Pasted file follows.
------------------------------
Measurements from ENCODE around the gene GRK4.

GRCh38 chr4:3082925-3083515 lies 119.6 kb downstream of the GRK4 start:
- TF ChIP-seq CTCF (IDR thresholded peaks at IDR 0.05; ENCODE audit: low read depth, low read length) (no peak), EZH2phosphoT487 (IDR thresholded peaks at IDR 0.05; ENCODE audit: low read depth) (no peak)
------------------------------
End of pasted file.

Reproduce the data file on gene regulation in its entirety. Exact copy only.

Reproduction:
Measurements from ENCODE around the gene GRK4.

GRCh38 chr4:3082925-3083515 lies 119.6 kb downstream of the GRK4 start:
- TF ChIP-seq CTCF (IDR thresholded peaks at IDR 0.05; ENCODE audit: low read depth, low read length) (no peak), EZH2phosphoT487 (IDR thresholded peaks at IDR 0.05; ENCODE audit: low read depth) (no peak)